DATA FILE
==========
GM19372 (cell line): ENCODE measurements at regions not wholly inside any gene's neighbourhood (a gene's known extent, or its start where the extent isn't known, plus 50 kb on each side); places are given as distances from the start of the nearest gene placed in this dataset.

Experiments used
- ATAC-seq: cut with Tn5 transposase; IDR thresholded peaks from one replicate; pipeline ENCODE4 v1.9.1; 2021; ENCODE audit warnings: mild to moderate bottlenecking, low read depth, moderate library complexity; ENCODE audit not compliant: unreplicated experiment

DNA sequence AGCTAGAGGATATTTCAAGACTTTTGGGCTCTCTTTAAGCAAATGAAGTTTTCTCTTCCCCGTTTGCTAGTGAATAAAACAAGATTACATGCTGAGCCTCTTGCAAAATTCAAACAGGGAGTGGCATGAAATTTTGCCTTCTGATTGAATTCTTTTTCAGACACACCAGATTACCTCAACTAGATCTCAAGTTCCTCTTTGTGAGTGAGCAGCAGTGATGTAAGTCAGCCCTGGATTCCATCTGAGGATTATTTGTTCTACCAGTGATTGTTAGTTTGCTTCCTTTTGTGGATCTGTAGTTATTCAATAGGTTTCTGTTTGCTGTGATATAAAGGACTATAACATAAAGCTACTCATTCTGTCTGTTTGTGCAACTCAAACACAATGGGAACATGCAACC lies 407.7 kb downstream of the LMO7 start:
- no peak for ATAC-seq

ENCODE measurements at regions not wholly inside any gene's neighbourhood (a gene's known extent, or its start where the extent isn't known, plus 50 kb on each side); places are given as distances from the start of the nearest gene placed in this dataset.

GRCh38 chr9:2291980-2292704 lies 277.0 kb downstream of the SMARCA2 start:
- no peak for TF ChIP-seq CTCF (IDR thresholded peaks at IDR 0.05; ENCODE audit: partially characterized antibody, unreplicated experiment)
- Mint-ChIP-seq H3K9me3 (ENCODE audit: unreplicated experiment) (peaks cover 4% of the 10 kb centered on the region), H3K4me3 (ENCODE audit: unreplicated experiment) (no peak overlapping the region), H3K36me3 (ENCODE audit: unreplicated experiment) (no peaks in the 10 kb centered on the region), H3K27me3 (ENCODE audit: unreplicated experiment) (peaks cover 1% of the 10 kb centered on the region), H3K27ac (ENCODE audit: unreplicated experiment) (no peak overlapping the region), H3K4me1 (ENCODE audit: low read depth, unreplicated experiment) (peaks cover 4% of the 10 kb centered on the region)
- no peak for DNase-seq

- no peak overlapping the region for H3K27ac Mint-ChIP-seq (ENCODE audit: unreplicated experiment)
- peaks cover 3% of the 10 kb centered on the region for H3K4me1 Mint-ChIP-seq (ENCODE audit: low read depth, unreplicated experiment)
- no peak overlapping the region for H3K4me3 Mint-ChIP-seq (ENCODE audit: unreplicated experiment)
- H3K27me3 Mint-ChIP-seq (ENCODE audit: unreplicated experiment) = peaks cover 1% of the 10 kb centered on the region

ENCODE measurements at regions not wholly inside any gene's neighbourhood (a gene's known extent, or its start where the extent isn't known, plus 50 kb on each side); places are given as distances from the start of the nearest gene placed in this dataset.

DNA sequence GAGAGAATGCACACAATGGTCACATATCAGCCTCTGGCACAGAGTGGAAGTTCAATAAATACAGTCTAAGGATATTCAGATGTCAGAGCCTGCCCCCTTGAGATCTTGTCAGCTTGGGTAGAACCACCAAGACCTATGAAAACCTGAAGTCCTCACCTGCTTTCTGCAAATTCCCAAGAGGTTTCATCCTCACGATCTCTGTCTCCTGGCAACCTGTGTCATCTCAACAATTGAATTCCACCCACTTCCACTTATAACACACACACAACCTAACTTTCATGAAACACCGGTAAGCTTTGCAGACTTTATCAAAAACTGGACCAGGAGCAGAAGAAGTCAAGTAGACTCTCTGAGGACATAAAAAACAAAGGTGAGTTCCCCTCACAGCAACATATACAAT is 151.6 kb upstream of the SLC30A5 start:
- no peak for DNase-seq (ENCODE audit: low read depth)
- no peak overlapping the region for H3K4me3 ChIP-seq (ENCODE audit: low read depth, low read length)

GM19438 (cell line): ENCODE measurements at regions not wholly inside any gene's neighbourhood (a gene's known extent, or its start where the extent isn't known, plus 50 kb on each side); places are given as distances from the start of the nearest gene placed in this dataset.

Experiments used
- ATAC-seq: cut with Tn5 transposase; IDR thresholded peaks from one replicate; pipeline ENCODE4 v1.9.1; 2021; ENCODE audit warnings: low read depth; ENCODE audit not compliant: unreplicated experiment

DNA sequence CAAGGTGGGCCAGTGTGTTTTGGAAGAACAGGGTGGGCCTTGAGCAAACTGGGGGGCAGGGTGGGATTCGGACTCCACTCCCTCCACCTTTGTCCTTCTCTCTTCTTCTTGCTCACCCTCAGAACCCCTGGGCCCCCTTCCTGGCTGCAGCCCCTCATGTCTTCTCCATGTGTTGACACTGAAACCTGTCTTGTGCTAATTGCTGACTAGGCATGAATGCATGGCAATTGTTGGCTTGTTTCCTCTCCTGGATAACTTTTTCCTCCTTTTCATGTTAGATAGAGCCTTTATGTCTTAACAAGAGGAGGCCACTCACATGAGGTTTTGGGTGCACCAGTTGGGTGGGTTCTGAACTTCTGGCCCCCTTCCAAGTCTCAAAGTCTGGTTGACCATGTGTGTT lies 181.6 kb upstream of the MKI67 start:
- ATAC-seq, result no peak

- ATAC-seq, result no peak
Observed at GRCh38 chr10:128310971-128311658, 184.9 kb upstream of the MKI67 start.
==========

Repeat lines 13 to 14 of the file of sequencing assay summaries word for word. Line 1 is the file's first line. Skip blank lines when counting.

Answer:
- no peak overlapping the region for H3K4me3 Mint-ChIP-seq (ENCODE audit: unreplicated experiment)
- H3K27me3 Mint-ChIP-seq (ENCODE audit: unreplicated experiment) = peaks cover 1% of the 10 kb centered on the region